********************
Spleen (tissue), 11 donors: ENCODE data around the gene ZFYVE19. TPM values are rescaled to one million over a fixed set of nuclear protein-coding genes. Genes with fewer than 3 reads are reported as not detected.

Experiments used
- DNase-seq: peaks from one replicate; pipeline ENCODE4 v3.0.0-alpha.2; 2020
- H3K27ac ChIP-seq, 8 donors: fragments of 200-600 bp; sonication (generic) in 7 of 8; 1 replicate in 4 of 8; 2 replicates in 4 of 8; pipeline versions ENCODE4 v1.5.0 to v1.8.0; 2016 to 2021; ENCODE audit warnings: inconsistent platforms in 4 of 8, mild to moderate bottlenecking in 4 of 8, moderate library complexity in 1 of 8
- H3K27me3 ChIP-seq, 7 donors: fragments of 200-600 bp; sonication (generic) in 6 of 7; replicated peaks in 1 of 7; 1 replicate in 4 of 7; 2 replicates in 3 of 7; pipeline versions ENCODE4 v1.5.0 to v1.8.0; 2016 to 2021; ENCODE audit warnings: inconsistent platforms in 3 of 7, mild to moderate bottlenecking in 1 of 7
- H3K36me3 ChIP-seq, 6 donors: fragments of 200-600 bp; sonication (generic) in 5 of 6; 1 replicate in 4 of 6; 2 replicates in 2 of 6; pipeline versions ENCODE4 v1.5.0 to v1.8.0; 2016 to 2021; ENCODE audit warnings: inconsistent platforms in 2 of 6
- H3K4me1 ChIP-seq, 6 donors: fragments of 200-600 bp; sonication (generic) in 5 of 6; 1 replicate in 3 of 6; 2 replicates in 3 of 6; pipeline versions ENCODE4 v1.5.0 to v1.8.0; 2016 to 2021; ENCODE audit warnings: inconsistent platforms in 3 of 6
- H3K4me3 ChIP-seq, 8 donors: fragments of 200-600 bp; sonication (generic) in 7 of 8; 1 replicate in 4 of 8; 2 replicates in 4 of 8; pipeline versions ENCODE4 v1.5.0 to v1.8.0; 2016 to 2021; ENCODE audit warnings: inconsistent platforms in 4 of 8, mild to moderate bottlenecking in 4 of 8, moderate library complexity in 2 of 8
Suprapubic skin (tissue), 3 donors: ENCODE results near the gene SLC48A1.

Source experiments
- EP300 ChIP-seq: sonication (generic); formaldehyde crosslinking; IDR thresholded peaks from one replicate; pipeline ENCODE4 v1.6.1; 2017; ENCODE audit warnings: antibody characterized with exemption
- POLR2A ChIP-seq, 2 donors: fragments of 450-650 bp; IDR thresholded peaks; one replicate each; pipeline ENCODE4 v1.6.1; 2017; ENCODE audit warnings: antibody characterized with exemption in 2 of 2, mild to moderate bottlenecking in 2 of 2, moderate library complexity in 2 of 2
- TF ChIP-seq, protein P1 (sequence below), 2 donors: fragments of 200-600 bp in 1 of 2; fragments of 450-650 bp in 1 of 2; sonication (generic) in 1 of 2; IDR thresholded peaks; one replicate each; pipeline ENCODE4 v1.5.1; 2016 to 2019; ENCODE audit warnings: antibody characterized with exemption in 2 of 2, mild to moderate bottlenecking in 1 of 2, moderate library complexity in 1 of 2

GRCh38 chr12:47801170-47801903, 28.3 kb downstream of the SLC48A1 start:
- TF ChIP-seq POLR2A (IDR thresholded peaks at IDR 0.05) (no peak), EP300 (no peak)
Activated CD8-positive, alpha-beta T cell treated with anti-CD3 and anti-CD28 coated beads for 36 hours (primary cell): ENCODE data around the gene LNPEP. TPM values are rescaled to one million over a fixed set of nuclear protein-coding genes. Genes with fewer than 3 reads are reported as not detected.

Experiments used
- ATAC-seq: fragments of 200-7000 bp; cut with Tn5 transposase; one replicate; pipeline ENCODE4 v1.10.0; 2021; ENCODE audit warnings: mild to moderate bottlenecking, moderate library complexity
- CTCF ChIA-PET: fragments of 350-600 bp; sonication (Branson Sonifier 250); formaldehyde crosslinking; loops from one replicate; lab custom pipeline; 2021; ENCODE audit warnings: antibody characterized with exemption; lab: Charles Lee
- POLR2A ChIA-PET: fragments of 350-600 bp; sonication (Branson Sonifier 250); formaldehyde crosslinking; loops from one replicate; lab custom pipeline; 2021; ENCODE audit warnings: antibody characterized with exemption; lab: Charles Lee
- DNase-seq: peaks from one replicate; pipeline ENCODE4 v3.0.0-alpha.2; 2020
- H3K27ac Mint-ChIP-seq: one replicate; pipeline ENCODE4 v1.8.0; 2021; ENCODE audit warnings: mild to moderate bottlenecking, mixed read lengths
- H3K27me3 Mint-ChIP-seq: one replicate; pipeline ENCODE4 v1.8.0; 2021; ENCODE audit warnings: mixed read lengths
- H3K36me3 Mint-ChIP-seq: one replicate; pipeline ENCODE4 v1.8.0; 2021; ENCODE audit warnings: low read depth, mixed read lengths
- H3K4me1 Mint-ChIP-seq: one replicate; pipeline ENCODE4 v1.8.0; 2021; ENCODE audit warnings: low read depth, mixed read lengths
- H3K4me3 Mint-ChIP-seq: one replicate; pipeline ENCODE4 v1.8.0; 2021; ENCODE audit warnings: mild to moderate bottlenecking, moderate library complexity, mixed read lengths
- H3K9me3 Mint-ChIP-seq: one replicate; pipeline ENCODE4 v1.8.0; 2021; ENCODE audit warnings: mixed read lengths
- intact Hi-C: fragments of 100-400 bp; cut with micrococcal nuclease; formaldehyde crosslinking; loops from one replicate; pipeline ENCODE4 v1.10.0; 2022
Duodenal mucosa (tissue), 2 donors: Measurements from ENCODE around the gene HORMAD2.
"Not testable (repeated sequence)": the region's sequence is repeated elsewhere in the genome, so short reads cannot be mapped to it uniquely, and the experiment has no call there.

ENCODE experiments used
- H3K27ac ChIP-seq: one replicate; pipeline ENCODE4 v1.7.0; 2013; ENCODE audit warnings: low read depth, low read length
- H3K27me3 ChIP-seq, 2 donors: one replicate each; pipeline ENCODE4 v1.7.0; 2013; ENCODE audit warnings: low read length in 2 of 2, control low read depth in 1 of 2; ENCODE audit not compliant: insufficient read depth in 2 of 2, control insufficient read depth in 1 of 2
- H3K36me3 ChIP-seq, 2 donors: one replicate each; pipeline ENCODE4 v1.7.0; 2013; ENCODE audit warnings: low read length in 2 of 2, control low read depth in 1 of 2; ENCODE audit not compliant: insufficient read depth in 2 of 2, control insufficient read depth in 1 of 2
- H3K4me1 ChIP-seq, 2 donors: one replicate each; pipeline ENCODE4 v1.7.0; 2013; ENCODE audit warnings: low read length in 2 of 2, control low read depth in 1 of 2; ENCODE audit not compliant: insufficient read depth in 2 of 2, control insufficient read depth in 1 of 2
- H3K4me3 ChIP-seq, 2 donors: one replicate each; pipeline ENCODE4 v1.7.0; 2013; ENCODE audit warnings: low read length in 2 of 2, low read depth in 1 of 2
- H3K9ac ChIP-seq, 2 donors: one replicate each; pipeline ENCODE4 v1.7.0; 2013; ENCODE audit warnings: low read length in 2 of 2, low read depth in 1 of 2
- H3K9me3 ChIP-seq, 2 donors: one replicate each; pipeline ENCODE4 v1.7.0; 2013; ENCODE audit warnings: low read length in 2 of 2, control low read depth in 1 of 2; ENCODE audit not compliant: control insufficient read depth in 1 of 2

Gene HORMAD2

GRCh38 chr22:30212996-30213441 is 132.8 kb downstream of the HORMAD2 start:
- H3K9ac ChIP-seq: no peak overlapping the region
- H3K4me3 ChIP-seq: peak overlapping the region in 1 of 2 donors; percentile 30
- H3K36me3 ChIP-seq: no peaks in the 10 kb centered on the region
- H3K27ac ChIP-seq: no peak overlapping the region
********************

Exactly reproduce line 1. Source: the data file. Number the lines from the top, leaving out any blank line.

Spleen (tissue), 11 donors: ENCODE data around the gene ZFYVE19. TPM values are rescaled to one million over a fixed set of nuclear protein-coding genes. Genes with fewer than 3 reads are reported as not detected.